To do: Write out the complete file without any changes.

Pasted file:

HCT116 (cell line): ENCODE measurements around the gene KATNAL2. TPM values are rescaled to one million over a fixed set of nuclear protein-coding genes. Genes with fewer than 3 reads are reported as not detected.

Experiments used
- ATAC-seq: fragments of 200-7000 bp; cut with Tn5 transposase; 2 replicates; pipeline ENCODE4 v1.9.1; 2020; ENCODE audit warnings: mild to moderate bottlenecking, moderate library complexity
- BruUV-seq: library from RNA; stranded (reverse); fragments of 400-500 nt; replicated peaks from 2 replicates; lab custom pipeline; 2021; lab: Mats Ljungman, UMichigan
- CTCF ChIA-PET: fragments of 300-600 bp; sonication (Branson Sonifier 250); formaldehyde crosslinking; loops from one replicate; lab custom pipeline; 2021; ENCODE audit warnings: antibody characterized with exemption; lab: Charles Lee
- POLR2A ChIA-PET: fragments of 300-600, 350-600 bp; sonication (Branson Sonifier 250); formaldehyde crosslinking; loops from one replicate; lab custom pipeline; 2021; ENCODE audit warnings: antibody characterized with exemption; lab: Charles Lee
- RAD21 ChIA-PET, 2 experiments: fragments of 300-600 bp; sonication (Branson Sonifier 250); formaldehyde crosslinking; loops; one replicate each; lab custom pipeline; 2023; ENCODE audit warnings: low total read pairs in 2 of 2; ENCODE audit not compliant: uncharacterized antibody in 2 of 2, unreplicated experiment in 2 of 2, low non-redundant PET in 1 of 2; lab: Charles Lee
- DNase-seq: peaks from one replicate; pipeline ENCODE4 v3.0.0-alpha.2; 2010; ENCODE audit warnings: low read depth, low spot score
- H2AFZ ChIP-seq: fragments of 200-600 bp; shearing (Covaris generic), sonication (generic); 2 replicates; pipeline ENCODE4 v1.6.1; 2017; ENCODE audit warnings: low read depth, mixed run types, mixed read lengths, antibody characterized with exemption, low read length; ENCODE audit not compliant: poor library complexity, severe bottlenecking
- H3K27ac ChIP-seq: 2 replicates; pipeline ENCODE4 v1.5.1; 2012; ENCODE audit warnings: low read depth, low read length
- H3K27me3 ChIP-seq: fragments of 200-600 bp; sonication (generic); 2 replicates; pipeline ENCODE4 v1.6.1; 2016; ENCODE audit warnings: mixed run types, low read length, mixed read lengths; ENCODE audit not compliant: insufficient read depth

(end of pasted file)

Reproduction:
HCT116 (cell line): ENCODE measurements around the gene KATNAL2. TPM values are rescaled to one million over a fixed set of nuclear protein-coding genes. Genes with fewer than 3 reads are reported as not detected.

Experiments used
- ATAC-seq: fragments of 200-7000 bp; cut with Tn5 transposase; 2 replicates; pipeline ENCODE4 v1.9.1; 2020; ENCODE audit warnings: mild to moderate bottlenecking, moderate library complexity
- BruUV-seq: library from RNA; stranded (reverse); fragments of 400-500 nt; replicated peaks from 2 replicates; lab custom pipeline; 2021; lab: Mats Ljungman, UMichigan
- CTCF ChIA-PET: fragments of 300-600 bp; sonication (Branson Sonifier 250); formaldehyde crosslinking; loops from one replicate; lab custom pipeline; 2021; ENCODE audit warnings: antibody characterized with exemption; lab: Charles Lee
- POLR2A ChIA-PET: fragments of 300-600, 350-600 bp; sonication (Branson Sonifier 250); formaldehyde crosslinking; loops from one replicate; lab custom pipeline; 2021; ENCODE audit warnings: antibody characterized with exemption; lab: Charles Lee
- RAD21 ChIA-PET, 2 experiments: fragments of 300-600 bp; sonication (Branson Sonifier 250); formaldehyde crosslinking; loops; one replicate each; lab custom pipeline; 2023; ENCODE audit warnings: low total read pairs in 2 of 2; ENCODE audit not compliant: uncharacterized antibody in 2 of 2, unreplicated experiment in 2 of 2, low non-redundant PET in 1 of 2; lab: Charles Lee
- DNase-seq: peaks from one replicate; pipeline ENCODE4 v3.0.0-alpha.2; 2010; ENCODE audit warnings: low read depth, low spot score
- H2AFZ ChIP-seq: fragments of 200-600 bp; shearing (Covaris generic), sonication (generic); 2 replicates; pipeline ENCODE4 v1.6.1; 2017; ENCODE audit warnings: low read depth, mixed run types, mixed read lengths, antibody characterized with exemption, low read length; ENCODE audit not compliant: poor library complexity, severe bottlenecking
- H3K27ac ChIP-seq: 2 replicates; pipeline ENCODE4 v1.5.1; 2012; ENCODE audit warnings: low read depth, low read length
- H3K27me3 ChIP-seq: fragments of 200-600 bp; sonication (generic); 2 replicates; pipeline ENCODE4 v1.6.1; 2016; ENCODE audit warnings: mixed run types, low read length, mixed read lengths; ENCODE audit not compliant: insufficient read depth